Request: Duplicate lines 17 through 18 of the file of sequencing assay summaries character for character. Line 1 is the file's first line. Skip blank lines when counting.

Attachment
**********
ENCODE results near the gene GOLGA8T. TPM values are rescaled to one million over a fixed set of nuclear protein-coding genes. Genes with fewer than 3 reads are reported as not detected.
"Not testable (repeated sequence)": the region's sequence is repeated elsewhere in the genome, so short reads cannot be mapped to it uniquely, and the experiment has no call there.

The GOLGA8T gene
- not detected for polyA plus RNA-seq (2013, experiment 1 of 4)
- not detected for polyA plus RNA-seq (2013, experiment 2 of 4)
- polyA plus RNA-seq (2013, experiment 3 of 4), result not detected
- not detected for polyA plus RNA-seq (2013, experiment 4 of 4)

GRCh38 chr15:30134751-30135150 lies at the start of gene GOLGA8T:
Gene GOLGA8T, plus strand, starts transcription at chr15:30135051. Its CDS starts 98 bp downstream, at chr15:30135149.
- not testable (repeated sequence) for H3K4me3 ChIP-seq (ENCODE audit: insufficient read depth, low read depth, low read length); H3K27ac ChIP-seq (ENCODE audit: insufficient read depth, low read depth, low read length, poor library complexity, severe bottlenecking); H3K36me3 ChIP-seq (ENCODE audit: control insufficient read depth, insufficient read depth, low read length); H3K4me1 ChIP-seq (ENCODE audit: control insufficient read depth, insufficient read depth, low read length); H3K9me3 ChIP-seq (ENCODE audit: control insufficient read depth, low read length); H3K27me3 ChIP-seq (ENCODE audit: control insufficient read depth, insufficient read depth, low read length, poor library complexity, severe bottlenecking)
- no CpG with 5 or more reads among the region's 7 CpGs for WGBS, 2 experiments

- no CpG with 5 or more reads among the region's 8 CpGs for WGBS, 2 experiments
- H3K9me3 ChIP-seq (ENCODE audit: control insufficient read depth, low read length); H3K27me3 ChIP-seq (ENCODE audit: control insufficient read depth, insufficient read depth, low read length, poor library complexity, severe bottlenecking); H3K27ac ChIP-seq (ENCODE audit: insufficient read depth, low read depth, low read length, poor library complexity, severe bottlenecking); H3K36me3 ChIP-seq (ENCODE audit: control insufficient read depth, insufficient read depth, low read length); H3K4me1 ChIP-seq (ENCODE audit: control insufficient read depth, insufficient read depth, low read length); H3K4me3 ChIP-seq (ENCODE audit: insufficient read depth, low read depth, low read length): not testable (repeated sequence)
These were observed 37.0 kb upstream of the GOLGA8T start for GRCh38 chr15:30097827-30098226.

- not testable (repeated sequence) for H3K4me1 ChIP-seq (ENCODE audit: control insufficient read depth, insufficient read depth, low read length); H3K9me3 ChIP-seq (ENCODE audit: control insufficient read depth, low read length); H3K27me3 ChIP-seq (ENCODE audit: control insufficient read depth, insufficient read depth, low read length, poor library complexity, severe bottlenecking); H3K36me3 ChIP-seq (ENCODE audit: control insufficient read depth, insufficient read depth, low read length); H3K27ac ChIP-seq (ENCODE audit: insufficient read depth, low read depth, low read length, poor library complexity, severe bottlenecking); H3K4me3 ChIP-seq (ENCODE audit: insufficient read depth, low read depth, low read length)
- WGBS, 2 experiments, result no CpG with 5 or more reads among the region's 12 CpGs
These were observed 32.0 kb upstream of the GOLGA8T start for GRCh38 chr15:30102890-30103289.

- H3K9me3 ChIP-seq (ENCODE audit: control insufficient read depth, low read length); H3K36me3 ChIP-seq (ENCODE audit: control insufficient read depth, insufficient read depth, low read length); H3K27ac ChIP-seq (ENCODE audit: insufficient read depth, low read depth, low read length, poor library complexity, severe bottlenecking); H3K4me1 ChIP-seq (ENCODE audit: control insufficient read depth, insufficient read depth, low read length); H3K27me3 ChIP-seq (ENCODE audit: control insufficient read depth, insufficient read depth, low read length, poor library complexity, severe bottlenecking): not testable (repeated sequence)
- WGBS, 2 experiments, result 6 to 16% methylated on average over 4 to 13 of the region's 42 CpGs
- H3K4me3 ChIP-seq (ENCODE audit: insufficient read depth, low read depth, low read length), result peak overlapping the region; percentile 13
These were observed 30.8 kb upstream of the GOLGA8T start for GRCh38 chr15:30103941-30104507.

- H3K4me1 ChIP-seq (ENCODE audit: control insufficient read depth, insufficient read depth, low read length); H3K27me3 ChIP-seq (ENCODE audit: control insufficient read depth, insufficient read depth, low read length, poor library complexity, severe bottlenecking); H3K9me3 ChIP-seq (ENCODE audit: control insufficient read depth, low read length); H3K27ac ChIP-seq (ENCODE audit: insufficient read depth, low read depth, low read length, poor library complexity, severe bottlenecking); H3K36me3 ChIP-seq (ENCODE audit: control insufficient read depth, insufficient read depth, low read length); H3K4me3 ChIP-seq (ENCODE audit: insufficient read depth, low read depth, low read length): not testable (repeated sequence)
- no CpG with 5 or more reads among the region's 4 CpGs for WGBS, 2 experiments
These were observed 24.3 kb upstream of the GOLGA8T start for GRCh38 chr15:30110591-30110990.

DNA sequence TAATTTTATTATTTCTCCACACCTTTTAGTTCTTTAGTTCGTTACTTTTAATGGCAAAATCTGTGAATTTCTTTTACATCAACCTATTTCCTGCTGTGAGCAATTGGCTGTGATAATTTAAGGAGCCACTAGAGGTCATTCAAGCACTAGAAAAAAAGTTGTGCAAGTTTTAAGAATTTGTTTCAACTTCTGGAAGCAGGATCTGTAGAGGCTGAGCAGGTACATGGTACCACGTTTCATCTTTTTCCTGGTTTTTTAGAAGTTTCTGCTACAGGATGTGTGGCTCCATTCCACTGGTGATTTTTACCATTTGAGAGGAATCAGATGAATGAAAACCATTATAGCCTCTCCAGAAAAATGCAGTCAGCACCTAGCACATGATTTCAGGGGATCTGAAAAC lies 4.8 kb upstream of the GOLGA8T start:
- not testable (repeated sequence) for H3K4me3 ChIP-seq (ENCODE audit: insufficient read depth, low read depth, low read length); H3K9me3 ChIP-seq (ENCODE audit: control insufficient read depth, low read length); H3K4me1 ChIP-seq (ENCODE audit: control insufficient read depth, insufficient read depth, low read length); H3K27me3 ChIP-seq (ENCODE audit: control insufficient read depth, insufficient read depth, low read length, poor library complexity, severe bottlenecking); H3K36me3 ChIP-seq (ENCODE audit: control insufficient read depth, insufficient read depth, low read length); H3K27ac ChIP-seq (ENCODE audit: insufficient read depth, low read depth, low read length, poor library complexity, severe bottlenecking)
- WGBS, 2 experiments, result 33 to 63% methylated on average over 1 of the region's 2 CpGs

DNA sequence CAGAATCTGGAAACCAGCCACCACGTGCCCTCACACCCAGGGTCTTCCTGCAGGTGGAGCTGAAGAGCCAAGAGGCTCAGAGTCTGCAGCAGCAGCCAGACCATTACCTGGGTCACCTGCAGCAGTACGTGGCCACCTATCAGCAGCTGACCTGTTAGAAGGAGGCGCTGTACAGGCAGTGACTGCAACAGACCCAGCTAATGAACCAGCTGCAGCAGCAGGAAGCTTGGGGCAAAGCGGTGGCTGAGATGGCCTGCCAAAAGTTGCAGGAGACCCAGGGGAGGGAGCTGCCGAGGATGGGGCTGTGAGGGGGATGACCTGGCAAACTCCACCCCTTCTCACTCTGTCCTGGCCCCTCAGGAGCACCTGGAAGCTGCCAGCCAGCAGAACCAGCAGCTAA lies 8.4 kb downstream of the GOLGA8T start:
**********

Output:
These were observed 32.0 kb upstream of the GOLGA8T start for GRCh38 chr15:30102890-30103289.

- H3K9me3 ChIP-seq (ENCODE audit: control insufficient read depth, low read length); H3K36me3 ChIP-seq (ENCODE audit: control insufficient read depth, insufficient read depth, low read length); H3K27ac ChIP-seq (ENCODE audit: insufficient read depth, low read depth, low read length, poor library complexity, severe bottlenecking); H3K4me1 ChIP-seq (ENCODE audit: control insufficient read depth, insufficient read depth, low read length); H3K27me3 ChIP-seq (ENCODE audit: control insufficient read depth, insufficient read depth, low read length, poor library complexity, severe bottlenecking): not testable (repeated sequence)